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Saturday, January 30, 2010

Houston, We Have a Problem

I generally avoid political subjects like the plague (excuse the cliche'--maybe I should have said Romulan flu?), unless they hit very close to home.  The recent announcement of proposed cuts to our space program have left me wondering if the only way we humans will ever reach the stars is through our imaginations. This sinking feeling I have of an era lost and all our advances forgotten was summed up quite well here.

And here.

Where is our space program headed?  Did my current work in progress, Outer Planets, just move from the category of Near Future Romance to Science Fantasy? Can we even hope for manned exploration of our own solar neighborhood in the next century?

The decisions happening today regarding space exploration (and the funding cuts that are impacting it) do--or should--matter to us as writers. We view the 2001 and 2010 movies now with a wistful smirk. We are nowhere near as advanced as we thought we'd be when these forward-thinking motion pictures were first released.  A low budget little TV show called Star Trek inspired an entire generation to pursue careers in science and astrophysicists in the 60's so they could reach for the stars and make that fictional futuristic dream more of a reality.  Now, funding obstacles have pushed our goals back further and further, until we've reached the point those goals now seem beyond any possible reality we might actually achieve in the foreseeable future.

Can private industry pick up the gauntlet and take us forward, as has been suggested as the "solution?" It's a huge gamble, when projects such as Spaceport America are threatened by funding crises in the states where they are being developed. Although private industry may be able to afford to build the crafts, can they also afford to construct and maintain the actual spaceports themselves? Will major corporations--those with the massive funding necessary--see this as a solid investment or quick enough return on their capital outlay?  And will their focus not be on advancing our exploration of space and scientific discovery to improve health, medicine, food production (to name only a few benefits that have arisen from our space program), or will it be on commercial gain via high tech, high ticket amusement rides of near Earth orbit or the space station?

Comments by Apollo 17 astronaut Harrison Schmitt on Friday in a speech in Ocala, Florida:
“If it is a commercial effort only to visit the space station, then it is the beginning of the end of human space exploration,” he said. “Ultimately, you abandon the moon to China, you abandon the space station to Russia, and you abandon liberty to the ages."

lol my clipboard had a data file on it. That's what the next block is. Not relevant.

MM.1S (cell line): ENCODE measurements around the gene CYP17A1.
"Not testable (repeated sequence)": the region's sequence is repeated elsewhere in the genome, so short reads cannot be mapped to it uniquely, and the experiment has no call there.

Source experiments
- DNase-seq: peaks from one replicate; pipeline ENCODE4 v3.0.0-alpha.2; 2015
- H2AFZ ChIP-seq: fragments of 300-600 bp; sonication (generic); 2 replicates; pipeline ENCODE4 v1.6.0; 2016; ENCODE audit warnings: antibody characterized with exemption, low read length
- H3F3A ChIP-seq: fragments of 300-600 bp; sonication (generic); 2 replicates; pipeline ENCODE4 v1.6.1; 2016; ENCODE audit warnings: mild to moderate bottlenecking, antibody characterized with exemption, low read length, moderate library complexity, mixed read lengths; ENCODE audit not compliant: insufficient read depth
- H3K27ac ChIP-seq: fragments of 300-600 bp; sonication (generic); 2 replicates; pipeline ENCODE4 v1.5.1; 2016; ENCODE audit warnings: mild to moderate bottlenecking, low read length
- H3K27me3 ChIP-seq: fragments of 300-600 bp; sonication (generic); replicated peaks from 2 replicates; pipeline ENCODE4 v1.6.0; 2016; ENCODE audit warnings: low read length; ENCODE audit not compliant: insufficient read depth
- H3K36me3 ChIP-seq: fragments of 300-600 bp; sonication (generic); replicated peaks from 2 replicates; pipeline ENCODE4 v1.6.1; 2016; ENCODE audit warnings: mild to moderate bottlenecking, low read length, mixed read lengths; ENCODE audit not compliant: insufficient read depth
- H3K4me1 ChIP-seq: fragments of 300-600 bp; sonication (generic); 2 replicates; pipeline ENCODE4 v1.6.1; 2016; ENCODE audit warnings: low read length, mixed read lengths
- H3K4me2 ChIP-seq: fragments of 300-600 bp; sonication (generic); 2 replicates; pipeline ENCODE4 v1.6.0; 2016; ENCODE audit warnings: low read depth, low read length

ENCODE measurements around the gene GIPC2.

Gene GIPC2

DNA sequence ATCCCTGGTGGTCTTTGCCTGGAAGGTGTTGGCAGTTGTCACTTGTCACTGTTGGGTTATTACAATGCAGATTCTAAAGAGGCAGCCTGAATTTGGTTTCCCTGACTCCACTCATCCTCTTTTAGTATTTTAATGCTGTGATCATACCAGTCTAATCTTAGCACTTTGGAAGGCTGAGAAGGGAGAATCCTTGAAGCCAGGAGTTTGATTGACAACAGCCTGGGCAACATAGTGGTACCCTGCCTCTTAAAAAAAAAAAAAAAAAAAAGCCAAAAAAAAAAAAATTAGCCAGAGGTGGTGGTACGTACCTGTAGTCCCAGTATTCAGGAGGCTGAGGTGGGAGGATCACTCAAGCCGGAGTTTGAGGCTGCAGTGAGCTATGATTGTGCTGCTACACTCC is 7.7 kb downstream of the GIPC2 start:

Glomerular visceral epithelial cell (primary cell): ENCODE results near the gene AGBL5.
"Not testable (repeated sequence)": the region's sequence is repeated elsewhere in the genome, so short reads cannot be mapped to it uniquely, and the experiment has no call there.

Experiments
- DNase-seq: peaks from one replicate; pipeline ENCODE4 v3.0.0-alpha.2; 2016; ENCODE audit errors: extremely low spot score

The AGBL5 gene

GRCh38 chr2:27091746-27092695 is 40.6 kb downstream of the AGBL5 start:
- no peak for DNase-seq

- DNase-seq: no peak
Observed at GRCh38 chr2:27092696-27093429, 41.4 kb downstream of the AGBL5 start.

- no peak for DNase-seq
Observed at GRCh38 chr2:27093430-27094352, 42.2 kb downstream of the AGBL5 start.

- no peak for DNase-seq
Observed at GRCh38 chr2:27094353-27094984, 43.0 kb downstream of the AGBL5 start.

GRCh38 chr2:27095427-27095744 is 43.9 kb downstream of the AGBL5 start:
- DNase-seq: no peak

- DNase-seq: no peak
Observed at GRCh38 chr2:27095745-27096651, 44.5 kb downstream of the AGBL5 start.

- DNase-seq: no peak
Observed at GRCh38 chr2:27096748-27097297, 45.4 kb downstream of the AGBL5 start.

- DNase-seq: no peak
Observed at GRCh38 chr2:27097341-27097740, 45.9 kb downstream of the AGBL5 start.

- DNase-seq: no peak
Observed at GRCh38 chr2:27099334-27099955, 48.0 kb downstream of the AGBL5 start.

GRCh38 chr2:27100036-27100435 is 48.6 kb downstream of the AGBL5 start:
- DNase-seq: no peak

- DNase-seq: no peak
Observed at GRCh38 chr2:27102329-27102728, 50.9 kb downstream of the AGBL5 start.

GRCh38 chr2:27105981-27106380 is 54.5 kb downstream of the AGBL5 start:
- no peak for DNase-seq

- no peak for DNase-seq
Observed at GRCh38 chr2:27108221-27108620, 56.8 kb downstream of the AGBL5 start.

It seems the "fiction" in science fiction romance is becoming the key operative word, as we face a very uncertain future for space exploration...or perhaps, for our future, period.   

4 comments:

  1. It's always a matter of money, isn't it, Laurie. Did I ever tell you I interviewed Neil Armstrong for my school magazine? Not in person of course - a little far from Derbyshire to America but he was kind enough to answer my questions. I must look out the magazine and see what he said about space travel!! I think it's in the attic ....

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  2. Really great post, Laurie. You raise some very interesting and important questions.

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  3. Can't tell you how sad I've been to watch the dismantling of NASA and the space program as it's been happening over the last few years. This latest is only the final coup de grace in recognition of the internal disarray and external apathy that have prevented any true advance of space exploration in years. The fight between manned and unmanned priorities, the inability to find a cheap alternative to the shuttle, lack of public interest and a corresponding lack of presidential leadership and the economic boom and bust have all combined to kill our outward reach. I fear by the time we really need a place to go, we won't have a way to get there. Oh, and the private sector? Forget it. Unless they discover platinum just laying around on the moon, they won't be interested enough. Exploration has always been paid for by governments--in hopes of exploiting the resources of virgin lands. Looks like scientific knowledge wasn't enough profit for them, either.

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  4. Barbara, no! You have to find me that interview. I'd love to read it.

    Thanks Sharon.

    And yes, Donna, we do seem to have lost our focus and our will to further space exploration. It seems NASA has gone into retrograde, such as losing our ability to reach the moon.

    I find it odd that space can be such a hit in entertainment, but when it comes to the real adventure, people are often hohum.

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